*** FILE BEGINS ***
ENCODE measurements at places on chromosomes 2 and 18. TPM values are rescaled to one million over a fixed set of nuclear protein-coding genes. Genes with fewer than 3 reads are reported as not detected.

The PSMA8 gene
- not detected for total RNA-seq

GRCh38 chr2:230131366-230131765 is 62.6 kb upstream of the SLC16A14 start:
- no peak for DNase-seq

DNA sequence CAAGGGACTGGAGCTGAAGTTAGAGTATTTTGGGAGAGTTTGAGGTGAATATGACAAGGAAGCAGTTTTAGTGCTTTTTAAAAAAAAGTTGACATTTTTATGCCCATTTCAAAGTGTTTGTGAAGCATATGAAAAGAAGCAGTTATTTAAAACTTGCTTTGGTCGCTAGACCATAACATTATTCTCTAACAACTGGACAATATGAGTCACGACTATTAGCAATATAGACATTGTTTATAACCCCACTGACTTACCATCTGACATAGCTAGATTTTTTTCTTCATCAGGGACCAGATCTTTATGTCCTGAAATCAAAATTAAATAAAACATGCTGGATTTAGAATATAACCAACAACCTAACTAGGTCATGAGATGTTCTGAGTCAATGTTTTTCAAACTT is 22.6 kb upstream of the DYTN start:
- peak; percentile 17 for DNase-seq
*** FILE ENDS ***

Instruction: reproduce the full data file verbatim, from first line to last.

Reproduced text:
ENCODE measurements at places on chromosomes 2 and 18. TPM values are rescaled to one million over a fixed set of nuclear protein-coding genes. Genes with fewer than 3 reads are reported as not detected.

The PSMA8 gene
- not detected for total RNA-seq

GRCh38 chr2:230131366-230131765 is 62.6 kb upstream of the SLC16A14 start:
- no peak for DNase-seq

DNA sequence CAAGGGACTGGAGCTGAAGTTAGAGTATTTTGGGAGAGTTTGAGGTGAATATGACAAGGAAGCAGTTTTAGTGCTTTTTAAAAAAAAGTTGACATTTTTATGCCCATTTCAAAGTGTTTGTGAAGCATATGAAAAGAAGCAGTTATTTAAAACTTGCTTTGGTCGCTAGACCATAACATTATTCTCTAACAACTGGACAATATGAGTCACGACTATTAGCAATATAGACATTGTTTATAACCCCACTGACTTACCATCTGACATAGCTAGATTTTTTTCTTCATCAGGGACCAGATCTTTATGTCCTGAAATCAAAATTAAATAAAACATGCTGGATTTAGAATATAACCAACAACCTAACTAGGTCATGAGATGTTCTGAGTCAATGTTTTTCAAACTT is 22.6 kb upstream of the DYTN start:
- peak; percentile 17 for DNase-seq